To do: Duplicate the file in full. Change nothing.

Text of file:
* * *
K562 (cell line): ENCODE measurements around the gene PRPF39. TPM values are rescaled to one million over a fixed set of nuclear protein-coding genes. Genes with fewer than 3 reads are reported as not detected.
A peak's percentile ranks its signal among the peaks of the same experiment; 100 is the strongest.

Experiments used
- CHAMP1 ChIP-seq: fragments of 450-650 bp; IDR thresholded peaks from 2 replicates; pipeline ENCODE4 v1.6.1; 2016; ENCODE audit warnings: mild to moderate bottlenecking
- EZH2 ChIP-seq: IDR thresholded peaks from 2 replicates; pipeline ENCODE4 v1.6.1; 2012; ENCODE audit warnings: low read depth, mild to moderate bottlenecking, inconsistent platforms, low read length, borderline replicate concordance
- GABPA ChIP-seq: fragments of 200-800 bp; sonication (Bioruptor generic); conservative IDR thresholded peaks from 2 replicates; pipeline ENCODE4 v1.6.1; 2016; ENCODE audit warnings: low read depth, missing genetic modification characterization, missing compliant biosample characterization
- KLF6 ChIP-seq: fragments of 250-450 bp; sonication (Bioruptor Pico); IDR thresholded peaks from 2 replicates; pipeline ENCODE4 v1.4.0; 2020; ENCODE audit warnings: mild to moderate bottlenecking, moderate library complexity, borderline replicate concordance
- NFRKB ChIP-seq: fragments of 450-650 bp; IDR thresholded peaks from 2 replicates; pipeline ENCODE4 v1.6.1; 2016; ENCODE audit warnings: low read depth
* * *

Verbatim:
K562 (cell line): ENCODE measurements around the gene PRPF39. TPM values are rescaled to one million over a fixed set of nuclear protein-coding genes. Genes with fewer than 3 reads are reported as not detected.
A peak's percentile ranks its signal among the peaks of the same experiment; 100 is the strongest.

Experiments used
- CHAMP1 ChIP-seq: fragments of 450-650 bp; IDR thresholded peaks from 2 replicates; pipeline ENCODE4 v1.6.1; 2016; ENCODE audit warnings: mild to moderate bottlenecking
- EZH2 ChIP-seq: IDR thresholded peaks from 2 replicates; pipeline ENCODE4 v1.6.1; 2012; ENCODE audit warnings: low read depth, mild to moderate bottlenecking, inconsistent platforms, low read length, borderline replicate concordance
- GABPA ChIP-seq: fragments of 200-800 bp; sonication (Bioruptor generic); conservative IDR thresholded peaks from 2 replicates; pipeline ENCODE4 v1.6.1; 2016; ENCODE audit warnings: low read depth, missing genetic modification characterization, missing compliant biosample characterization
- KLF6 ChIP-seq: fragments of 250-450 bp; sonication (Bioruptor Pico); IDR thresholded peaks from 2 replicates; pipeline ENCODE4 v1.4.0; 2020; ENCODE audit warnings: mild to moderate bottlenecking, moderate library complexity, borderline replicate concordance
- NFRKB ChIP-seq: fragments of 450-650 bp; IDR thresholded peaks from 2 replicates; pipeline ENCODE4 v1.6.1; 2016; ENCODE audit warnings: low read depth